New England is looking for their third Super Bowl over the past four years and their sixth championship since 2001. However, their path in the AFC Playoffs is arguably the easiest in their history. A win by the Patriots would tie the Pittsburgh Steelers for the most in NFL history with six.

The new kids one the block, the Jaguars are one win away from their first Super Bowl appearance in what is already the best year ever for the franchise. If Jacksonville were to pull it off, they would be the tenth team in NFL history to win in their first Super Bowl appearance.

Super Bowl LII Information:

When is Super Bowl 52?

6:15 pm ET, February 4, 2018

Who is playing in Super Bowl 52?

New England Patriots/ Jacksonville Jaguars vs. Minnesota Vikings/ Philadelphia Eagles

Where is Super Bowl 52?

U.S. Bank Stadium, Minnesota

How can I watch Super Bowl 52 on TV?

NBC

Where can I stream Super Bowl 52?

The Super Bowl can be streamed for free on NBCSports.com and on the NBC Sports app.

Who are the announcers for Super Bowl 52?

Al Michaels, Cris Collinsworth, Michele Tafoya, Heather Cox

Who is performing the Super Bowl 52 halftime show?

Justin Timberlake is the Pepsi Super Bowl halftime performer. It is his third Super Bowl performance, previously performing in Super Bowl XXV and more famously in XXVIII with Janet Jackson.

What are the odds for Super Bowl 52?

New England Patriots: 6/5
Minnesota Vikings: 7/4
Philadelphia Eagles: 7/1
Jacksonville Jaguars: 8/1

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Need to Know: A random walk through the Redskins past for edition No. 2000

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Need to Know: A random walk through the Redskins past for edition No. 2000

Here is what you need to know on this Sunday, January 21, 52 days before NFL free agency starts.

Timeline  

Days until:

—NFL franchise tag deadline (3/6) 44
—NFL Draft (4/26) 95
—2018 NFL season starts (9/9) 231

Need to Know No. 2000

This is a special edition of Need to Know. It was 2,000 days ago, on July 31, 2012, that this post designed to give Redskins fans the news and views they need to get their days started was posted for the first time. And it has gone up every single morning since that day, 2,000 mornings in a row.

There is no reliable way to measure how many have read the post since site redesigns and name changes have made reliable tracking difficult. But NTK page views are estimated in the tens of millions. Thanks to all of you for reading and commenting, both on the site and on social media. It’s the passion of Redskins fans that makes the job so enjoyable.

Here is a look back at some of the “landmark” editions of Need to Know. I can’t like to all of them because of the aforementioned changes but it’s an interesting, random walk through Redskins history.

No. 1, “Hits to the depth chart”, 7/31/12—The Redskins were trying to deal with the losses of LB Jonathan Goff, who had suffered a season-ending knee injury, and G Kory Lichtensteiger, who was out after getting his knee scoped. Also, the Saints, who were the Redskins’ opponent in the opener, were complaining about the Bountygate penalties. A lot. See, even during training camp in 2012, NTK was able to look beyond RG3 hysteria to get you to the other important stories of the day.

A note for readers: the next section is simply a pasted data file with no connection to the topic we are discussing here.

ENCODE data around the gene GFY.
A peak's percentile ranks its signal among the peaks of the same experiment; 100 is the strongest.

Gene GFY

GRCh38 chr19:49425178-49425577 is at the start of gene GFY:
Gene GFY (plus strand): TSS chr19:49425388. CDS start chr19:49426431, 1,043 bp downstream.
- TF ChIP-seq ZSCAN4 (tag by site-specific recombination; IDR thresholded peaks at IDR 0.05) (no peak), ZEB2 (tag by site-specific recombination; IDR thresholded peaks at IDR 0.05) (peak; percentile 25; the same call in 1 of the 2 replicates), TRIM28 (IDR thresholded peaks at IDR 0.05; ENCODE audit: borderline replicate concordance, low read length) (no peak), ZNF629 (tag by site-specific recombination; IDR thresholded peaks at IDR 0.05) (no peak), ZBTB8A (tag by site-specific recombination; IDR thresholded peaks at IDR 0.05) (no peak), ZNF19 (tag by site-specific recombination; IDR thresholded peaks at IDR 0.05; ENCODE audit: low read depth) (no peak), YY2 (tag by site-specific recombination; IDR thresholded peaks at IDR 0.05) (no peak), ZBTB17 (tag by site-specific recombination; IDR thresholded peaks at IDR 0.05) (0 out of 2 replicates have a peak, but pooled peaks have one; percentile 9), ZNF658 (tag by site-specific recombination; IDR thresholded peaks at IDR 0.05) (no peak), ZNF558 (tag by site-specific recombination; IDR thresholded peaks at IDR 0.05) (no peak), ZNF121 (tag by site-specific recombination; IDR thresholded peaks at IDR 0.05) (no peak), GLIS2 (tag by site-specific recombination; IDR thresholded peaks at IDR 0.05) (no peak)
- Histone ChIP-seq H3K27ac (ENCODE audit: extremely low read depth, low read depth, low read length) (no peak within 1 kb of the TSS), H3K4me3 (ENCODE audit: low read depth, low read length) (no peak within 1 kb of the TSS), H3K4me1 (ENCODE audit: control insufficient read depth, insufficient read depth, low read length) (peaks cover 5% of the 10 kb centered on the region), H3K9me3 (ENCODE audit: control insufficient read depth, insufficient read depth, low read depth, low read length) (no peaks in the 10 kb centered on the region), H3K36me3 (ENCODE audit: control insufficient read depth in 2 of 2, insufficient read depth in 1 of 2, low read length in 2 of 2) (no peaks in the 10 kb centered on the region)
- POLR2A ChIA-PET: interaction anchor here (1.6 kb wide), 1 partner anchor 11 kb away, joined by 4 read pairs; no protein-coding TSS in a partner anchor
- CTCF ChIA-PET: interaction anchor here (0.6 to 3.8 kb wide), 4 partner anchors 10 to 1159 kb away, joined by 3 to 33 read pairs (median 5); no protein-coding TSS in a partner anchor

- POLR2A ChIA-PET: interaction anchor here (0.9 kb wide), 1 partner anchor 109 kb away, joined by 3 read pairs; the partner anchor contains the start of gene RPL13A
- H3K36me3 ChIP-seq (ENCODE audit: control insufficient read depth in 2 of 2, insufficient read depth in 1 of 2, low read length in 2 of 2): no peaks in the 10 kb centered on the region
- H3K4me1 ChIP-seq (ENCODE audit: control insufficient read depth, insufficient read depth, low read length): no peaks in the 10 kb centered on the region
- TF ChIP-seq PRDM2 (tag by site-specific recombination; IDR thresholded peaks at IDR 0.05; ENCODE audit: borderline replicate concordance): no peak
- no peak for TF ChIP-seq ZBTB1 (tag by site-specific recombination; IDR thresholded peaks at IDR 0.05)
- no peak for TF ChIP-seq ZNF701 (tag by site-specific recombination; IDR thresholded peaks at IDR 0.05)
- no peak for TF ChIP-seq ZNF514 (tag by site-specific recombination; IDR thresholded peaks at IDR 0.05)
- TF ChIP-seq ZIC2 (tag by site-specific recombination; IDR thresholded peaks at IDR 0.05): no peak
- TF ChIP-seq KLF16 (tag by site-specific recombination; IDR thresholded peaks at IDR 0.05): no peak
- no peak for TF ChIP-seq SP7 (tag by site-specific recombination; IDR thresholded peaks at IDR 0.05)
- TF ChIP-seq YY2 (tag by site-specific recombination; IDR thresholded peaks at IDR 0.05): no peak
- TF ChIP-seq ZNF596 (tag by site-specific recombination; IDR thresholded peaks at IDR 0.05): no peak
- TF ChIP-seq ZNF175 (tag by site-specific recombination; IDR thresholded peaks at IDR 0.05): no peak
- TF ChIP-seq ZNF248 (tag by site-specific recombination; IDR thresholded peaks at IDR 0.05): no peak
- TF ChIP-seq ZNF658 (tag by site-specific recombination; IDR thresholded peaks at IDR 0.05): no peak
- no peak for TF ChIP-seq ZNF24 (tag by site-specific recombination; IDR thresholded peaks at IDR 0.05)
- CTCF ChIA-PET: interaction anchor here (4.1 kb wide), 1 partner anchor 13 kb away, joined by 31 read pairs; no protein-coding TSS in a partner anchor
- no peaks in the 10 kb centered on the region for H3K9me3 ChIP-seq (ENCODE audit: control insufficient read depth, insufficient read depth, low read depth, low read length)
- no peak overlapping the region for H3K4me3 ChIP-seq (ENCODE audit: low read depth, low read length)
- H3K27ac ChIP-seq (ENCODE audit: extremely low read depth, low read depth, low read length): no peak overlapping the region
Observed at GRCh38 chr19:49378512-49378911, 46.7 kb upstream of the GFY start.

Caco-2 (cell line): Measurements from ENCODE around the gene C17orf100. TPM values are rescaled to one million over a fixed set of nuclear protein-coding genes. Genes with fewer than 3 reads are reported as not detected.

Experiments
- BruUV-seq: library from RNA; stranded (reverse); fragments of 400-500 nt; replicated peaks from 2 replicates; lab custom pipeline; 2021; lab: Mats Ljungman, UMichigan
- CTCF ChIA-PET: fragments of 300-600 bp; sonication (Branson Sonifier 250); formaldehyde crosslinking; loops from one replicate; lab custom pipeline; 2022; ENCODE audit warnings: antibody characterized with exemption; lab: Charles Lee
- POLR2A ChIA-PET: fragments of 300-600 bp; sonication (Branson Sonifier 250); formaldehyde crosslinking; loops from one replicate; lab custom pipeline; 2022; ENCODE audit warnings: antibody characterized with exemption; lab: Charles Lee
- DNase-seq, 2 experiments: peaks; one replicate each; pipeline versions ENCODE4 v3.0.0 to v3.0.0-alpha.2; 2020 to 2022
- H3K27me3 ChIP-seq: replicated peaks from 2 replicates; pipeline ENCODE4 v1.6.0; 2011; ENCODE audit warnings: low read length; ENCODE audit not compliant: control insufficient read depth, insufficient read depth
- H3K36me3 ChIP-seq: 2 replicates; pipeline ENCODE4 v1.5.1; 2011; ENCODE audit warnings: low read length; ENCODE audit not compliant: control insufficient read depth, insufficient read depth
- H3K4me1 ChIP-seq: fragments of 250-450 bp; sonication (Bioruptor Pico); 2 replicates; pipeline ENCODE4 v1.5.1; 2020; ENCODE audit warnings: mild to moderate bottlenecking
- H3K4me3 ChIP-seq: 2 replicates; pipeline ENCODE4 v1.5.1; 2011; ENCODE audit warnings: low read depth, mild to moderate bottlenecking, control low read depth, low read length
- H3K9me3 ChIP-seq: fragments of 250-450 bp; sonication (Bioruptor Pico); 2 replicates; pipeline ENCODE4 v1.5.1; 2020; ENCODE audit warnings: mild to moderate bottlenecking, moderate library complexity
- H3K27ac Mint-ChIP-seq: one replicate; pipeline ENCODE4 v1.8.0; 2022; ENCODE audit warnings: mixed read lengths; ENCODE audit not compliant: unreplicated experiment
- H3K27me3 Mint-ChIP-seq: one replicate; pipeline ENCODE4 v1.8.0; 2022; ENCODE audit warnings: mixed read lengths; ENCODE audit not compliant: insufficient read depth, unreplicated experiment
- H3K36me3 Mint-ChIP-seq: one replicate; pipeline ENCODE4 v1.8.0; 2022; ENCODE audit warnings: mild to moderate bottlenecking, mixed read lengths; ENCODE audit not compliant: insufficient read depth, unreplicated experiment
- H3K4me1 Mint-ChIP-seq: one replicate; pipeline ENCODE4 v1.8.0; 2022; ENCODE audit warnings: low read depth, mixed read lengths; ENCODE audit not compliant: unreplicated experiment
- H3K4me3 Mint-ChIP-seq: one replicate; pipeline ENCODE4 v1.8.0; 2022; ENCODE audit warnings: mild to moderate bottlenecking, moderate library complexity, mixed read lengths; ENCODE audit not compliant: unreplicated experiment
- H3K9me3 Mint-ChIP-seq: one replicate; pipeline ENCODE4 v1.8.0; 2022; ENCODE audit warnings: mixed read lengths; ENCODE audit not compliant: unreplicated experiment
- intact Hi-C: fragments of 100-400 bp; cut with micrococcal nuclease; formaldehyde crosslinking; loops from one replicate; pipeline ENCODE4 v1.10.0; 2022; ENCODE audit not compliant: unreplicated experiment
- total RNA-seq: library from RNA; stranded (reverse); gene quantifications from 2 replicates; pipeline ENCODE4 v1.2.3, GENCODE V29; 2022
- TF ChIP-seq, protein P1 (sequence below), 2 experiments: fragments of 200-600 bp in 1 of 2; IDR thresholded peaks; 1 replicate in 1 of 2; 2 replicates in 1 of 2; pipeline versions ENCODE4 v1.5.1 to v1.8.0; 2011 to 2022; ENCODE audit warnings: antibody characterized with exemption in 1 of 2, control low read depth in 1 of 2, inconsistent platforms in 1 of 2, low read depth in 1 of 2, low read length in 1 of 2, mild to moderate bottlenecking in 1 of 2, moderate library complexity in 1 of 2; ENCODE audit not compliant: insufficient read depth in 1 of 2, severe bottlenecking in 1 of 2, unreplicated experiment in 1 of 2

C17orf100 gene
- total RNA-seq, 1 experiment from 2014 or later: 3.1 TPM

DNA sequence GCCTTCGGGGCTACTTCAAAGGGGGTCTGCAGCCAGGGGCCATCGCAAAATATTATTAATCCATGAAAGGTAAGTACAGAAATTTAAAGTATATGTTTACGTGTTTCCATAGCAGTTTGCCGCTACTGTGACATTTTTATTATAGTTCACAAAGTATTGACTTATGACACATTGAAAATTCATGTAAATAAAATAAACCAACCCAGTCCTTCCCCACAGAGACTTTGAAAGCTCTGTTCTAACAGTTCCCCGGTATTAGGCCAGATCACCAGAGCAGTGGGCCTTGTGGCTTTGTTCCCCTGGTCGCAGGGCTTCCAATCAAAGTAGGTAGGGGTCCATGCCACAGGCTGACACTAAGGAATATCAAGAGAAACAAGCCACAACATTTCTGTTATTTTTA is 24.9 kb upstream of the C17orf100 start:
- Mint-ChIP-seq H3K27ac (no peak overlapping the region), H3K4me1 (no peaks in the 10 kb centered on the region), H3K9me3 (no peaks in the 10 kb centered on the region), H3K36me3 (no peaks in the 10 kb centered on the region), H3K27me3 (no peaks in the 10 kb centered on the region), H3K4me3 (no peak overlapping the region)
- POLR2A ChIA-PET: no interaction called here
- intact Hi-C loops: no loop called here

No. 500, “Nickel coverage—Jordan Reed misses practice”, 12/13/13—Yes, the more things change the more things stay the same. The talented tight end, then a rookie, was still trying to a recover from a concussion he suffered a few weeks earlier. Reed ended up going on injured reserve, missing the last six games. Also, Mike Shanahan said that didn’t pay any attention to all of the negative talk about the team in the media and Kyle Shanahan said that didn’t have any input into the decision to bench RG3 and play Kirk Cousins. Both claims were greeted with skepticism.

No. 1,000, “Can the Redskins draft an immediate O-line starter?”, 4/27/15—This was just a couple of days before the draft. Brandon Scherff, who ended up being Redskins’ top pick at No. 5 overall, is not mentioned but he did indeed become the team’s selection. This was Scot McCloughan’s first draft and the identity of the Redskins’ first pick was still a mystery. Although Scherff’s name often came up, most mocks had them going with edge rusher Dante Fowler, who ended up going to the Jaguars at No. 3.

No. 1,500, “Redskins searching for back to back playoff spots”, 9/8/2016—This was a “By the numbers” look at the team as it approached their season opener against the Steelers. They were coming off of a playoff berth in 2015 and, as we know now, their streak of consecutive seasons without going to the playoffs at least two straight years would continue. In 2016 were able to stop a 19-year streak of not having back to back willing seasons, just barely, by going 8-7-1. One more interesting number from the post—Kirk Cousins’ pass completion percentage at home in 2015 was 74.7 percent, the highest in NFL history.

Again, thanks for reading. See you tomorrow for edition No. 2,001.

Stay up to date on the Redskins. Rich Tandler covers the team 365 days a year. Like his Facebook page Facebook.com/TandlerNBCS and follow him on Twitter @TandlerNBCS.